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Mayor Herbert Bautista and Vice Mayor Joy Belmonte, were officially sworn into office




Feliciano Belmonte Jr. (right), who won a seat in Congress

last May 10 after serving three terms as the city’s mayor, turns over the city’s flag to his successor, Herbert Bautista, during the oath taking ceremony at the Quezon City Memorial Circle




In Quezon City’s latest set of officials, led by Mayor Herbert Bautista and Vice Mayor Joy Belmonte, were officially sworn into office yesterday by Chief Justice Renato Corona at the Quezon Memorial Circle.

Both Bautista and Belmonte stressed the need for environmental sustainability to be at the center of their priority programs.

Bautista, who was vice mayor before he was elected as the city’s new chief executive, said his projects would focus on the environment and “saving the lives of those who are in danger.”

He said he also intends to prioritize more physical infrastructure projects, like those for waterways, and putting up “green buildings,” structures deemed environmentally sustainable.

Bautista also said he plans to use technology to make business transactions with the city government paperless. Belmonte said this was not only environment-friendly, it would also prevent corruption by reducing human intervention in government transactions.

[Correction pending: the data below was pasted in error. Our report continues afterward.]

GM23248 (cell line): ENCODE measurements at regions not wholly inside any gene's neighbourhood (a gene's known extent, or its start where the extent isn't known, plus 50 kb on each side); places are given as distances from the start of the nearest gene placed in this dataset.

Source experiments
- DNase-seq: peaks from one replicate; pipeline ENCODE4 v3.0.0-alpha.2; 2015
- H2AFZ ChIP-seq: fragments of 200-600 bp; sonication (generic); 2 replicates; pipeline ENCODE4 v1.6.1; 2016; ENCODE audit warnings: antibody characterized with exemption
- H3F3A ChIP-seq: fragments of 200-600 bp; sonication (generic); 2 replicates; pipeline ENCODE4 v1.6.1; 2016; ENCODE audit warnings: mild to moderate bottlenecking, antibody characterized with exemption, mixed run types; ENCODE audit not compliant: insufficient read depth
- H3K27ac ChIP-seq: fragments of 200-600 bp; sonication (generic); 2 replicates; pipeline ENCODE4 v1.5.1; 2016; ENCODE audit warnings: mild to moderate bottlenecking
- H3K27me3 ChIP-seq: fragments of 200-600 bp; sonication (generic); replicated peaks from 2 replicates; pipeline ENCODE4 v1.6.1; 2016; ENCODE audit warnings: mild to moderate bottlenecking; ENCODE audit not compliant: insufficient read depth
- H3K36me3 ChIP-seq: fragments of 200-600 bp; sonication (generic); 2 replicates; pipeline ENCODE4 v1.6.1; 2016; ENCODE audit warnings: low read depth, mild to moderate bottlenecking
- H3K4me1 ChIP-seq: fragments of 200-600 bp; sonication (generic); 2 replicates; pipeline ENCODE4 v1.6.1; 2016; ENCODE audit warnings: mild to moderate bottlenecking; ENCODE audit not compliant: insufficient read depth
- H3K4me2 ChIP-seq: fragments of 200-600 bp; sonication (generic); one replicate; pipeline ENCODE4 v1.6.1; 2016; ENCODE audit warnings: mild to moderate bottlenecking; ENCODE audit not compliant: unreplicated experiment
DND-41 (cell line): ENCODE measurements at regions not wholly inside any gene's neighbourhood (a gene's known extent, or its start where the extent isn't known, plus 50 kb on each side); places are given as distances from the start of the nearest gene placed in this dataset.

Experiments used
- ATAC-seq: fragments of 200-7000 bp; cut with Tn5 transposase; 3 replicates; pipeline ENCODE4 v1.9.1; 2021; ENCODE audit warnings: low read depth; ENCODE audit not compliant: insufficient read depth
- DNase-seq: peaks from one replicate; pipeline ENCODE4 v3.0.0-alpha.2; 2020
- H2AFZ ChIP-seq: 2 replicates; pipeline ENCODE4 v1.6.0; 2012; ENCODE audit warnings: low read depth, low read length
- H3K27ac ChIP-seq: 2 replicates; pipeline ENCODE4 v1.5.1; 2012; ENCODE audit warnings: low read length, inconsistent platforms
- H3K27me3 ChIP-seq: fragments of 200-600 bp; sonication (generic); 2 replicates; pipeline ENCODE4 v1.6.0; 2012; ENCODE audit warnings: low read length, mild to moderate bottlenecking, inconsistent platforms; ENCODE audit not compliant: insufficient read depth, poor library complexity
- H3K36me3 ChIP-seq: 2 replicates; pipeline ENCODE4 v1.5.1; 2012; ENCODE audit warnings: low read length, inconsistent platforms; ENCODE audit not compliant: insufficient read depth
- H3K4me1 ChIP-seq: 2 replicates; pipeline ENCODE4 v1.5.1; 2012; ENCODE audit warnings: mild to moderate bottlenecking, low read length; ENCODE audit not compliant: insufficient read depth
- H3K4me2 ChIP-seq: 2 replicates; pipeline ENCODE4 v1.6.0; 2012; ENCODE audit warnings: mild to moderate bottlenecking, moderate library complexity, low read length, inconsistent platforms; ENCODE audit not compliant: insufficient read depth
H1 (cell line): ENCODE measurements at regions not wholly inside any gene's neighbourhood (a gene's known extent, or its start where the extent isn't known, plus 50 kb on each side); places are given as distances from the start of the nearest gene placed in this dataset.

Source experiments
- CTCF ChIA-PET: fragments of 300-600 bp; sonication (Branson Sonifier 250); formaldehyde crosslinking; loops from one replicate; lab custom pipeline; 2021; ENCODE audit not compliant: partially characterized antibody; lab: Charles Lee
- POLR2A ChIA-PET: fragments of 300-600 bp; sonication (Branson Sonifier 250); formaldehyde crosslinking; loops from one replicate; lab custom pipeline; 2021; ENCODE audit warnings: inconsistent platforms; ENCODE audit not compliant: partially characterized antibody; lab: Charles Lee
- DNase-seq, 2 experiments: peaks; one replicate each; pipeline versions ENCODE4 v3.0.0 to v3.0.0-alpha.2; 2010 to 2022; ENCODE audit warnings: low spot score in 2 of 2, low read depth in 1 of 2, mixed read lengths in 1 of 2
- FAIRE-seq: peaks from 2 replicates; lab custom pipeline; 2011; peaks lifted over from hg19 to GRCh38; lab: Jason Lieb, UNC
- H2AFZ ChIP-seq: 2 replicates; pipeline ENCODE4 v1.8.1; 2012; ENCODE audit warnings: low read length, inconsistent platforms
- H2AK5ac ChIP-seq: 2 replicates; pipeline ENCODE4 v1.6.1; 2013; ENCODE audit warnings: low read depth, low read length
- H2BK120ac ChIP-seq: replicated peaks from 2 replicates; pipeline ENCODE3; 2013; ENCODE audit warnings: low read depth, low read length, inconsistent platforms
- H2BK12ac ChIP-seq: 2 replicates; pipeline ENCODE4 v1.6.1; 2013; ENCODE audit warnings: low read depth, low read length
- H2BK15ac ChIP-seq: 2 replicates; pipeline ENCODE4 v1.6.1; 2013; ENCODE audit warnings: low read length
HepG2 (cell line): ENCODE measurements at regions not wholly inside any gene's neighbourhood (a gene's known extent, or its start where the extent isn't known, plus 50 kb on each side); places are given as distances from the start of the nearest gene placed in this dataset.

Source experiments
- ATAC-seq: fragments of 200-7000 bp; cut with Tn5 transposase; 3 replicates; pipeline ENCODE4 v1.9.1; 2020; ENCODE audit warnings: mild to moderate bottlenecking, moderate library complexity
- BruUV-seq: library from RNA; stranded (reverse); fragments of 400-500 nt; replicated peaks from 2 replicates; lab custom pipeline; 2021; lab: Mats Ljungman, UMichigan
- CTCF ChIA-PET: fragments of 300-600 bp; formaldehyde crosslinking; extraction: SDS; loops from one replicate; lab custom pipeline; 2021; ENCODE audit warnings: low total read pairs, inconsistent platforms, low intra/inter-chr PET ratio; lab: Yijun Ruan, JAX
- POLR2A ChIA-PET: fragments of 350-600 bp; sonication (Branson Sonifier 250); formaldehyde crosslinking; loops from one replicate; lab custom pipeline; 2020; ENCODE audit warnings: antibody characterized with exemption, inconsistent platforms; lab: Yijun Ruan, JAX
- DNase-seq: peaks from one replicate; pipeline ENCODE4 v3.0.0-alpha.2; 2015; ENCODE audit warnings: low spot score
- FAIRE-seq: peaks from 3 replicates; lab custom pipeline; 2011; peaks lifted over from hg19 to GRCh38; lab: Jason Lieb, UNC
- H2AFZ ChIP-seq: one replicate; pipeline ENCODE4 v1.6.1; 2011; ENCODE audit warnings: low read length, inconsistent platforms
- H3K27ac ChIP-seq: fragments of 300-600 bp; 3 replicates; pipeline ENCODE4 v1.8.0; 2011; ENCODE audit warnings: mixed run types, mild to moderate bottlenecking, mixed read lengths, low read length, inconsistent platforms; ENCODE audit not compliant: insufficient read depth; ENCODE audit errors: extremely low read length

Having come from the World Cities Summit in Singapore, Belmonte said environmental protection is at the center of discussions for local governments.

“We have to have technology (for this purpose),” she said, adding that the local government will try to get the support of international financial institutions to assist in the city government’s environmental projects.

According to Bautista, he also intends to set up a system of connecting the city government to the national government, adding that no single agency has the solution to one particular problem.

As for Belmonte, she said her priority projects will also include those on culture and tourism.

Quezon City District 4 Rep. Feliciano “Sonny” Belmonte Jr., who was mayor for nine years, said the new mayor and vice mayor “have the advantage of youth” in performing their functions as the new leaders of the city.

He said he and his lawmaker allies from Quezon City will push for the creation of additional congressional districts for the city.

The other three representatives are Vincent Crisologo (District 1), Winston Castelo (District 2) and Jorge Banal (District 3).

“We will sponsor a law to increase the districts to at least two or three more,” Belmonte said. Belmonte is said to be a strong contender for House speaker.

Bautista said their target was, at most, to bring to a total of eight the congressional districts in the city.

“The Speaker (Belmonte) and I will talk about it,” Bautista told reporters.

The younger Belmonte explained the need for new congressional districts, citing the case of the city’s second district, which she said has a population of some 1.5 million people.

“That’s almost as big as Manila,” the new vice mayor said. “We should have at least four more new districts.”

The vice mayor said the focus of discussions will be which areas will form part of the new congressional districts.

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